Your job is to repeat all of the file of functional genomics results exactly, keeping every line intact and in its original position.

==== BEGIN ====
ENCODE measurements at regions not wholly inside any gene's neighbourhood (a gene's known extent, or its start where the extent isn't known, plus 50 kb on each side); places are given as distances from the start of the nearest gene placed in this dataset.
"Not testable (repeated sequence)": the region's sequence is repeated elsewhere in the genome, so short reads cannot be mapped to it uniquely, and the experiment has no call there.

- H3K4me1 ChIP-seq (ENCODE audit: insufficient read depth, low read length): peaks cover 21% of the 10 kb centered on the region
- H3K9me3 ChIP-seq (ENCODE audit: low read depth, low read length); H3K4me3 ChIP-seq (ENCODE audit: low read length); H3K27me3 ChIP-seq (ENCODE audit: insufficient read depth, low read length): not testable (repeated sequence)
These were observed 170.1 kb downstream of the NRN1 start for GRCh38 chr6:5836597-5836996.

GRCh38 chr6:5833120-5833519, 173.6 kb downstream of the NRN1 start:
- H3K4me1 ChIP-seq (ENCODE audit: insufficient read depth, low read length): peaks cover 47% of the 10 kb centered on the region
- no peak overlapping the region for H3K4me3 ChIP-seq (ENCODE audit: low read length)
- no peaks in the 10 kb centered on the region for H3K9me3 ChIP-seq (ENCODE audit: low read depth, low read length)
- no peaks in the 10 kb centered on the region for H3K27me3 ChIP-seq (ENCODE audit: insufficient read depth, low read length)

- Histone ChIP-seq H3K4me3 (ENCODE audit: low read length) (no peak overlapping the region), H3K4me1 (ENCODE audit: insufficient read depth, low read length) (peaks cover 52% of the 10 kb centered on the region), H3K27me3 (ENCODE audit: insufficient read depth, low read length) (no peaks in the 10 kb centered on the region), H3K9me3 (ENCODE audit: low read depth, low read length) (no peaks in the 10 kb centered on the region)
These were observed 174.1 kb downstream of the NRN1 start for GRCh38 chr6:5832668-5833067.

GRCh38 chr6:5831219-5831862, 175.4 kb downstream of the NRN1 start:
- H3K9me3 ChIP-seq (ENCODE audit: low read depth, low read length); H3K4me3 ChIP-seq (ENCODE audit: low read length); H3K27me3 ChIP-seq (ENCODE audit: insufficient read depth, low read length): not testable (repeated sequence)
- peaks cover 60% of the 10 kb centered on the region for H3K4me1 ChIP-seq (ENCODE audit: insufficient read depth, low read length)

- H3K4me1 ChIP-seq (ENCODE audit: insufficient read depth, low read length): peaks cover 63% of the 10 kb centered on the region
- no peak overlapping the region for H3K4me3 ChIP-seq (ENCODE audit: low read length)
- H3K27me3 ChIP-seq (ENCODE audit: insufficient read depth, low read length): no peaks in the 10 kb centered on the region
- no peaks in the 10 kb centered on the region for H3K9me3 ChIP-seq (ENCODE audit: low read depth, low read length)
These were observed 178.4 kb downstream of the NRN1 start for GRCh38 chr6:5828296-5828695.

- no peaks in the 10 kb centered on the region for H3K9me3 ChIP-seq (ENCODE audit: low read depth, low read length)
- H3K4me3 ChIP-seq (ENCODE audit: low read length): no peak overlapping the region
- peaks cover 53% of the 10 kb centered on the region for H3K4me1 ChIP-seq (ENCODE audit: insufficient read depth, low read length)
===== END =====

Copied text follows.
ENCODE measurements at regions not wholly inside any gene's neighbourhood (a gene's known extent, or its start where the extent isn't known, plus 50 kb on each side); places are given as distances from the start of the nearest gene placed in this dataset.
"Not testable (repeated sequence)": the region's sequence is repeated elsewhere in the genome, so short reads cannot be mapped to it uniquely, and the experiment has no call there.

- H3K4me1 ChIP-seq (ENCODE audit: insufficient read depth, low read length): peaks cover 21% of the 10 kb centered on the region
- H3K9me3 ChIP-seq (ENCODE audit: low read depth, low read length); H3K4me3 ChIP-seq (ENCODE audit: low read length); H3K27me3 ChIP-seq (ENCODE audit: insufficient read depth, low read length): not testable (repeated sequence)
These were observed 170.1 kb downstream of the NRN1 start for GRCh38 chr6:5836597-5836996.

GRCh38 chr6:5833120-5833519, 173.6 kb downstream of the NRN1 start:
- H3K4me1 ChIP-seq (ENCODE audit: insufficient read depth, low read length): peaks cover 47% of the 10 kb centered on the region
- no peak overlapping the region for H3K4me3 ChIP-seq (ENCODE audit: low read length)
- no peaks in the 10 kb centered on the region for H3K9me3 ChIP-seq (ENCODE audit: low read depth, low read length)
- no peaks in the 10 kb centered on the region for H3K27me3 ChIP-seq (ENCODE audit: insufficient read depth, low read length)

- Histone ChIP-seq H3K4me3 (ENCODE audit: low read length) (no peak overlapping the region), H3K4me1 (ENCODE audit: insufficient read depth, low read length) (peaks cover 52% of the 10 kb centered on the region), H3K27me3 (ENCODE audit: insufficient read depth, low read length) (no peaks in the 10 kb centered on the region), H3K9me3 (ENCODE audit: low read depth, low read length) (no peaks in the 10 kb centered on the region)
These were observed 174.1 kb downstream of the NRN1 start for GRCh38 chr6:5832668-5833067.

GRCh38 chr6:5831219-5831862, 175.4 kb downstream of the NRN1 start:
- H3K9me3 ChIP-seq (ENCODE audit: low read depth, low read length); H3K4me3 ChIP-seq (ENCODE audit: low read length); H3K27me3 ChIP-seq (ENCODE audit: insufficient read depth, low read length): not testable (repeated sequence)
- peaks cover 60% of the 10 kb centered on the region for H3K4me1 ChIP-seq (ENCODE audit: insufficient read depth, low read length)

- H3K4me1 ChIP-seq (ENCODE audit: insufficient read depth, low read length): peaks cover 63% of the 10 kb centered on the region
- no peak overlapping the region for H3K4me3 ChIP-seq (ENCODE audit: low read length)
- H3K27me3 ChIP-seq (ENCODE audit: insufficient read depth, low read length): no peaks in the 10 kb centered on the region
- no peaks in the 10 kb centered on the region for H3K9me3 ChIP-seq (ENCODE audit: low read depth, low read length)
These were observed 178.4 kb downstream of the NRN1 start for GRCh38 chr6:5828296-5828695.

- no peaks in the 10 kb centered on the region for H3K9me3 ChIP-seq (ENCODE audit: low read depth, low read length)
- H3K4me3 ChIP-seq (ENCODE audit: low read length): no peak overlapping the region
- peaks cover 53% of the 10 kb centered on the region for H3K4me1 ChIP-seq (ENCODE audit: insufficient read depth, low read length)